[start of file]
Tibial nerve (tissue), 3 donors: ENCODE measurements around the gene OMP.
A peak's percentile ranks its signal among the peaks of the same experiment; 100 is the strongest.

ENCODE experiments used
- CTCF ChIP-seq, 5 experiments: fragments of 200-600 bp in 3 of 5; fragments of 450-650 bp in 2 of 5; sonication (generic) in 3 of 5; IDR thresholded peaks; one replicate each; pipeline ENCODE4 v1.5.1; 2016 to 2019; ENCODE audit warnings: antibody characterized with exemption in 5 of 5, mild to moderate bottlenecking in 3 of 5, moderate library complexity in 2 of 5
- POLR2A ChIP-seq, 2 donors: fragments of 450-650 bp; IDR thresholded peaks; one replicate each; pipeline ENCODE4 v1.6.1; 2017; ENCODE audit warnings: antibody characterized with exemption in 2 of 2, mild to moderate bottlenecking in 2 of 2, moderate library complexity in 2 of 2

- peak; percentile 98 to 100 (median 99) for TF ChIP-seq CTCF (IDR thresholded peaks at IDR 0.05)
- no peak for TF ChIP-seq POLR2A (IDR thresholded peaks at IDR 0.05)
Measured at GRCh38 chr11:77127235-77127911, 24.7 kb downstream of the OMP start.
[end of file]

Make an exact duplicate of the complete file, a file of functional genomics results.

Tibial nerve (tissue), 3 donors: ENCODE measurements around the gene OMP.
A peak's percentile ranks its signal among the peaks of the same experiment; 100 is the strongest.

ENCODE experiments used
- CTCF ChIP-seq, 5 experiments: fragments of 200-600 bp in 3 of 5; fragments of 450-650 bp in 2 of 5; sonication (generic) in 3 of 5; IDR thresholded peaks; one replicate each; pipeline ENCODE4 v1.5.1; 2016 to 2019; ENCODE audit warnings: antibody characterized with exemption in 5 of 5, mild to moderate bottlenecking in 3 of 5, moderate library complexity in 2 of 5
- POLR2A ChIP-seq, 2 donors: fragments of 450-650 bp; IDR thresholded peaks; one replicate each; pipeline ENCODE4 v1.6.1; 2017; ENCODE audit warnings: antibody characterized with exemption in 2 of 2, mild to moderate bottlenecking in 2 of 2, moderate library complexity in 2 of 2

- peak; percentile 98 to 100 (median 99) for TF ChIP-seq CTCF (IDR thresholded peaks at IDR 0.05)
- no peak for TF ChIP-seq POLR2A (IDR thresholded peaks at IDR 0.05)
Measured at GRCh38 chr11:77127235-77127911, 24.7 kb downstream of the OMP start.